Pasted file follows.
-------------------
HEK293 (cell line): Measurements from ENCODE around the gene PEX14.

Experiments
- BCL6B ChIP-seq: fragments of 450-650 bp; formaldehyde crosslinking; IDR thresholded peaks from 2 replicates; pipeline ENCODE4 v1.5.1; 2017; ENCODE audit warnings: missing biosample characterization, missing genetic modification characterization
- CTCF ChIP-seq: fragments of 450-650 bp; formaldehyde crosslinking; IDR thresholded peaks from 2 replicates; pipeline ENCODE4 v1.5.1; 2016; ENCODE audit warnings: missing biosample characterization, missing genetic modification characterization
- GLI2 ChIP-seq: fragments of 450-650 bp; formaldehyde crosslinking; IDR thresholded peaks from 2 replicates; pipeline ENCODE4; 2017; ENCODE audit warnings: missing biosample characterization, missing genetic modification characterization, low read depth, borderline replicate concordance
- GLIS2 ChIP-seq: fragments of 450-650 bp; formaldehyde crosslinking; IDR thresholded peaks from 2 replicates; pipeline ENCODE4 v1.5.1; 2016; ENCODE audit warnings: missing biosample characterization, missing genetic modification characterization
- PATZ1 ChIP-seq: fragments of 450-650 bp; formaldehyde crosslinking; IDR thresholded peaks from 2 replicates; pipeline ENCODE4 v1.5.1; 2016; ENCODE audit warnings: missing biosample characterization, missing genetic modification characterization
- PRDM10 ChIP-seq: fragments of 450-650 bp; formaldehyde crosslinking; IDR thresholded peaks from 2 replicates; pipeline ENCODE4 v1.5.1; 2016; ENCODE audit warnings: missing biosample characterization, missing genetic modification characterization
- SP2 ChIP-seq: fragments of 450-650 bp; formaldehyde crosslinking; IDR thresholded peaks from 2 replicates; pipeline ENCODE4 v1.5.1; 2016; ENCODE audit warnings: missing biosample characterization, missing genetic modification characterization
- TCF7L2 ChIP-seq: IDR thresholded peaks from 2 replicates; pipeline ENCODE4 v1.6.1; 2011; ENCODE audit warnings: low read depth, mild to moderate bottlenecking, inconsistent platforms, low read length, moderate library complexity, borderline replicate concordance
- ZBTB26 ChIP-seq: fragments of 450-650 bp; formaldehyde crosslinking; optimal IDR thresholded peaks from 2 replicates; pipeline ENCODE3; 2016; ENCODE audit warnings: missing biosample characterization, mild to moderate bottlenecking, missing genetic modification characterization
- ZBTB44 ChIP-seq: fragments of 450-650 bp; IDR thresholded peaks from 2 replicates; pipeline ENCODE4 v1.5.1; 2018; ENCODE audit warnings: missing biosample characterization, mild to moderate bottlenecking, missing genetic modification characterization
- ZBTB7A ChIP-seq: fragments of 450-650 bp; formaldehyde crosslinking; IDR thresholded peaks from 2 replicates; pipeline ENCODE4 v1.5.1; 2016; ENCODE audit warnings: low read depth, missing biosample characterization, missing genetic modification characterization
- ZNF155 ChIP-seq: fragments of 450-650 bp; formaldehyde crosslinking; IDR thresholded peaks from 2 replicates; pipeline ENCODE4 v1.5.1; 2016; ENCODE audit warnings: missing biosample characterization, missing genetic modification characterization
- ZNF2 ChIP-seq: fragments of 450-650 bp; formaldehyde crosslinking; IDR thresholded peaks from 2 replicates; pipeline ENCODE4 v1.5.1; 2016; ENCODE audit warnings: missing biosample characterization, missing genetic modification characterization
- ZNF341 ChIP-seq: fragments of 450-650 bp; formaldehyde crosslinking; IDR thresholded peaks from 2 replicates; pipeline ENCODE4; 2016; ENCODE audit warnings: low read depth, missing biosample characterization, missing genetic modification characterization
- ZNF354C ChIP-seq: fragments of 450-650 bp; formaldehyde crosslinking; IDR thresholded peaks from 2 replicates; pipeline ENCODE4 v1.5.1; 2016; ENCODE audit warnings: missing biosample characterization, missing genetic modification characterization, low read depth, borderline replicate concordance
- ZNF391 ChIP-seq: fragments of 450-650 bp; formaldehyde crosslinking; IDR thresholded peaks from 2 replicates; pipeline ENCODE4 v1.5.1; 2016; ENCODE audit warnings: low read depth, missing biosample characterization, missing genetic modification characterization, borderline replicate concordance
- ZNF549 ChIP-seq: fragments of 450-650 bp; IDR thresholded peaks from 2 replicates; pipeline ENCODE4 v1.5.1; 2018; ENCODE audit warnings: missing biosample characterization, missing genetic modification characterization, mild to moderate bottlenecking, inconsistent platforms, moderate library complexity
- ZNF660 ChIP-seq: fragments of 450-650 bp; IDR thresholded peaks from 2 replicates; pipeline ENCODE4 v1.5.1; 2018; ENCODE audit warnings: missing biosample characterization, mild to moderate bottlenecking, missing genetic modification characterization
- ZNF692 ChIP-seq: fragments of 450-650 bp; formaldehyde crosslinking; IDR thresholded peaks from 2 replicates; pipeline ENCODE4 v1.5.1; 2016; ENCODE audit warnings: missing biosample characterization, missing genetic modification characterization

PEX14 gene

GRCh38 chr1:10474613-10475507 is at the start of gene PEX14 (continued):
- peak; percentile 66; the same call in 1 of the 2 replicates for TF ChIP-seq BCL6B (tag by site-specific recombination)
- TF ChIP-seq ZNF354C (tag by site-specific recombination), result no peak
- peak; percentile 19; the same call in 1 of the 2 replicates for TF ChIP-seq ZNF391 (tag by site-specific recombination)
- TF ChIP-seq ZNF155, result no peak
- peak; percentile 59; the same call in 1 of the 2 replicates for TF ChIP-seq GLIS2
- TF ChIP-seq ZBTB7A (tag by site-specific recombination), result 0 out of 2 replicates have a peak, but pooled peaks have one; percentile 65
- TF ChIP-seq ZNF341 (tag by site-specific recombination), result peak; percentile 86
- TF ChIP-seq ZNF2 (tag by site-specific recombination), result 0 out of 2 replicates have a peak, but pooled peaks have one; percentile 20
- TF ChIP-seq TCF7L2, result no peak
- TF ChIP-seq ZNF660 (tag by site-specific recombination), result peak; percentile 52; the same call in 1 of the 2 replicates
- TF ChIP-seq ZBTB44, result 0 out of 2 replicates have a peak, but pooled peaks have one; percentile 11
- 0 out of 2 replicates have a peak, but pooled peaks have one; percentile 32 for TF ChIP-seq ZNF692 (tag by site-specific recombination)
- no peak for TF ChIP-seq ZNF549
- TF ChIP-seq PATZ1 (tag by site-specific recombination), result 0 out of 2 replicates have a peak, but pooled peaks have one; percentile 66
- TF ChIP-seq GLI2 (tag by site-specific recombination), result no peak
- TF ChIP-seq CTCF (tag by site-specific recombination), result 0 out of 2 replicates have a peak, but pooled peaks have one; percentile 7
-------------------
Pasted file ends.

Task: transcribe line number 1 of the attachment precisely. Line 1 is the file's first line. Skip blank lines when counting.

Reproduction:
HEK293 (cell line): Measurements from ENCODE around the gene PEX14.